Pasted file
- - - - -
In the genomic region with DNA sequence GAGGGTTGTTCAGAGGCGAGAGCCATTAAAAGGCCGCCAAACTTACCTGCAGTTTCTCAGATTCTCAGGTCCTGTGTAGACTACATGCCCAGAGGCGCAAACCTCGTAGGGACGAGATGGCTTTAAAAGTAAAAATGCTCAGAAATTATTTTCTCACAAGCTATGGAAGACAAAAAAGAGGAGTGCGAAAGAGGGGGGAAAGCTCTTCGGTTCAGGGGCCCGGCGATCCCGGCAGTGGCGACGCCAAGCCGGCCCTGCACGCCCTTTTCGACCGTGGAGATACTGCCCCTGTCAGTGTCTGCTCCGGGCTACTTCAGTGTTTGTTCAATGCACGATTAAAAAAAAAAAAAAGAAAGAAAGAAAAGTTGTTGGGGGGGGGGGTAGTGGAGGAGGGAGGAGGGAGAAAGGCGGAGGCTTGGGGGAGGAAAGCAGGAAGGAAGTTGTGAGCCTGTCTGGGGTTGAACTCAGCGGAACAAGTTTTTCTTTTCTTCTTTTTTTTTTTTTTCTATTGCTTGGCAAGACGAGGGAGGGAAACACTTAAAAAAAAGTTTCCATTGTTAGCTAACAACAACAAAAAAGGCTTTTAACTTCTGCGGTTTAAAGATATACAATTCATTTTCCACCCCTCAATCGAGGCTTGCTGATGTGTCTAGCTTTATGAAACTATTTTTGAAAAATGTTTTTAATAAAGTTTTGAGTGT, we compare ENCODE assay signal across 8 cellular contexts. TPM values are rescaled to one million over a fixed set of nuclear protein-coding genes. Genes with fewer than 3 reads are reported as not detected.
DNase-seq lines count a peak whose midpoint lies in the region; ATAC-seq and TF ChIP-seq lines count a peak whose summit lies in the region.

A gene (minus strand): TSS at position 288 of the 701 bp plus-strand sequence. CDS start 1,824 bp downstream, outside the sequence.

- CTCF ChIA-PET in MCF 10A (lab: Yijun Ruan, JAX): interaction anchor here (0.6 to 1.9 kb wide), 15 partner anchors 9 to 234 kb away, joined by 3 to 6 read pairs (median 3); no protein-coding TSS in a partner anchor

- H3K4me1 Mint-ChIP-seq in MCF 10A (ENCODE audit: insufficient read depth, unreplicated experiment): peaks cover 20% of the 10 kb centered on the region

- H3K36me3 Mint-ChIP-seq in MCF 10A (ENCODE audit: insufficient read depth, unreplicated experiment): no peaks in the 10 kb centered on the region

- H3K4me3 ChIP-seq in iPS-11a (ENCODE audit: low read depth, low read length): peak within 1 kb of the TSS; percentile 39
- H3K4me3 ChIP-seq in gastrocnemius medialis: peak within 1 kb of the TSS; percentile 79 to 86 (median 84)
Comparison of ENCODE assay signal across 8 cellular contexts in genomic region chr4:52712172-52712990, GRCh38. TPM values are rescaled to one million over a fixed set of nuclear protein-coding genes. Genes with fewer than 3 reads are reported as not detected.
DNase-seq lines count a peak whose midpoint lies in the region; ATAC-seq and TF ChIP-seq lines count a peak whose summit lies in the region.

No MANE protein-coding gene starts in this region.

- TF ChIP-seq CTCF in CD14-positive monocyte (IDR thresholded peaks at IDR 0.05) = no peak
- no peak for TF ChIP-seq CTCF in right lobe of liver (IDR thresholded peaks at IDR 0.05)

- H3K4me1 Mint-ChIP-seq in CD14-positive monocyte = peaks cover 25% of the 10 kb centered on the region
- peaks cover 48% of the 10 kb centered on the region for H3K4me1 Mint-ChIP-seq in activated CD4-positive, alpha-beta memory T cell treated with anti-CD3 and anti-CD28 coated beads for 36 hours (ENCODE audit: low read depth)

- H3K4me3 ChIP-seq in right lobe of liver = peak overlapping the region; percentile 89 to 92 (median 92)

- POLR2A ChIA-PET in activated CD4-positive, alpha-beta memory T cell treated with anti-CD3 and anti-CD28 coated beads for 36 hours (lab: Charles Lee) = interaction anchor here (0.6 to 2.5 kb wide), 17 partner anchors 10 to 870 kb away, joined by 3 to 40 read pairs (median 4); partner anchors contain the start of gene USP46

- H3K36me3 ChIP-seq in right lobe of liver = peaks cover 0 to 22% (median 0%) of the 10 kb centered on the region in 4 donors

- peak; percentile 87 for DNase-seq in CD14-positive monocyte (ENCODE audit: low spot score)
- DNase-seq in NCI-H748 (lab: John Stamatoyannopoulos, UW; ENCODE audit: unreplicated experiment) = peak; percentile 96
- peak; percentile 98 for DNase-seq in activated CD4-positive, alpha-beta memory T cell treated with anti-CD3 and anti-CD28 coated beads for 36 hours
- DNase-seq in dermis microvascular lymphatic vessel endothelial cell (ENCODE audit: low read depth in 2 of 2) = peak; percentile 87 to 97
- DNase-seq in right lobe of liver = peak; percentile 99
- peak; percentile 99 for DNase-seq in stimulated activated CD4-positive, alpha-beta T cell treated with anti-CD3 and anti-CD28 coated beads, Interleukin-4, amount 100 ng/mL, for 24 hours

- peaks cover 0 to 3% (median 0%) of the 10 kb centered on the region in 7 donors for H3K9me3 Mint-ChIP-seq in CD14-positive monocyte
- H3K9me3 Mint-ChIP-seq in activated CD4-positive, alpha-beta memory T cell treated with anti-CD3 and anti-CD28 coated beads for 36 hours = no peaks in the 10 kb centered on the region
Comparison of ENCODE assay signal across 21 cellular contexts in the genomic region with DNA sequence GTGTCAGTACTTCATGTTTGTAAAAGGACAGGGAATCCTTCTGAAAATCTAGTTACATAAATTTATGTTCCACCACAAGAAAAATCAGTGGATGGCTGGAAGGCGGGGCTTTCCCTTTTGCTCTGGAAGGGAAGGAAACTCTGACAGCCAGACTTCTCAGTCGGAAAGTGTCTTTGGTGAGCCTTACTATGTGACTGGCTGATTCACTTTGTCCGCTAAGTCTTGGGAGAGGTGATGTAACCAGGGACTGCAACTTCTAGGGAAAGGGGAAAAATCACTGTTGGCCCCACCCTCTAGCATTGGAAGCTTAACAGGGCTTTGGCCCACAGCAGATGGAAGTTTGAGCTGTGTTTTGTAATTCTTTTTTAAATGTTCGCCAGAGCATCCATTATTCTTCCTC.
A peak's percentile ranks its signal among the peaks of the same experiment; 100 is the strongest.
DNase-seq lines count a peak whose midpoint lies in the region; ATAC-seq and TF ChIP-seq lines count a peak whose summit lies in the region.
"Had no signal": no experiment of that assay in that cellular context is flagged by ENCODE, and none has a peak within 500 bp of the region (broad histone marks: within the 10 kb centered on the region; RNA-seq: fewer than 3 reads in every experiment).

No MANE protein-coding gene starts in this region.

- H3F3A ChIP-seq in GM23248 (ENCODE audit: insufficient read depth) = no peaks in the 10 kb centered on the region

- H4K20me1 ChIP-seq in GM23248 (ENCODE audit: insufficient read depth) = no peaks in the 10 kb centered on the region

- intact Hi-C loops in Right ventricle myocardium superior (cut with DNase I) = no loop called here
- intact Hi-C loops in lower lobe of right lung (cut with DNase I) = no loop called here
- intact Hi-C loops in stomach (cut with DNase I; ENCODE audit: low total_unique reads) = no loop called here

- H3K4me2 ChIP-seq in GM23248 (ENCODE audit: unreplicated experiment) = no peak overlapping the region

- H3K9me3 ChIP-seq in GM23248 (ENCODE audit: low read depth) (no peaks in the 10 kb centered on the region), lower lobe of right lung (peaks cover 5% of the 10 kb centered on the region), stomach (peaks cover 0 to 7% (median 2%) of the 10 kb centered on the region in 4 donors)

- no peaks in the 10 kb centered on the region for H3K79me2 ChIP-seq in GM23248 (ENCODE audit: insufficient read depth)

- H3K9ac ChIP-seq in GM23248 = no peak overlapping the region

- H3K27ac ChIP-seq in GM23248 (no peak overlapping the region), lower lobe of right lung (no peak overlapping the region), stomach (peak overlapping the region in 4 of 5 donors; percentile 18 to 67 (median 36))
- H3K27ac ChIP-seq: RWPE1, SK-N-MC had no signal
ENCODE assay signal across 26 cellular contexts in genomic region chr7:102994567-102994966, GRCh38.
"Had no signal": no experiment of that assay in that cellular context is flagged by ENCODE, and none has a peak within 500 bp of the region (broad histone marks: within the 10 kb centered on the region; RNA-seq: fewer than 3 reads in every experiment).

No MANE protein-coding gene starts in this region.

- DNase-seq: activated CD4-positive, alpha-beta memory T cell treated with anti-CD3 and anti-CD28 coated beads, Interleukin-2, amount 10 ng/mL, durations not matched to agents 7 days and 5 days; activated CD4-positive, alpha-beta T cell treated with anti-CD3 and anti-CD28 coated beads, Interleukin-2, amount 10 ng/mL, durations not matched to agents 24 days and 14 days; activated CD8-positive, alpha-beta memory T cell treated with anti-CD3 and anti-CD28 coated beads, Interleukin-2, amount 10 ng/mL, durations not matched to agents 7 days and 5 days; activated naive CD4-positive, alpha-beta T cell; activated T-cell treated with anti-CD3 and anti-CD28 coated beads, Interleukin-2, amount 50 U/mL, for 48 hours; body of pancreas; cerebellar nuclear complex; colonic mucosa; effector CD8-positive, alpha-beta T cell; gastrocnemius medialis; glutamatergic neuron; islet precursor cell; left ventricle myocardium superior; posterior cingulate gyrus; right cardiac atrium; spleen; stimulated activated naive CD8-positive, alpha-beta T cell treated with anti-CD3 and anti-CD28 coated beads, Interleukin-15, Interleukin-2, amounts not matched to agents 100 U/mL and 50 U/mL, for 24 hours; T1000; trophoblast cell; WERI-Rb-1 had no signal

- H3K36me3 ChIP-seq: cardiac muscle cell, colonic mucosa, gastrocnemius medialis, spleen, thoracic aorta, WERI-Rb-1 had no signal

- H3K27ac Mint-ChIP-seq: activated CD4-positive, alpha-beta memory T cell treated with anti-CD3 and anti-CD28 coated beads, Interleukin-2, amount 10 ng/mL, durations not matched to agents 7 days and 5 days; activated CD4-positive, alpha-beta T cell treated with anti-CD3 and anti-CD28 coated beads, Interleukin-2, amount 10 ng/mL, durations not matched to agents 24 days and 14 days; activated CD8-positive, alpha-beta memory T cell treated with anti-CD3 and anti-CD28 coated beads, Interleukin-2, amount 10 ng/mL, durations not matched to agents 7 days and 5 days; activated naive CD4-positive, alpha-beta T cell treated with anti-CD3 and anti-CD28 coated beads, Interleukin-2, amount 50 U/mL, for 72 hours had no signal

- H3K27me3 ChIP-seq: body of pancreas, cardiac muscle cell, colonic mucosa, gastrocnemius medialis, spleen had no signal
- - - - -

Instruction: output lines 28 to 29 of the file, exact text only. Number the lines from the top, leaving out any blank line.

A peak's percentile ranks its signal among the peaks of the same experiment; 100 is the strongest.
DNase-seq lines count a peak whose midpoint lies in the region; ATAC-seq and TF ChIP-seq lines count a peak whose summit lies in the region.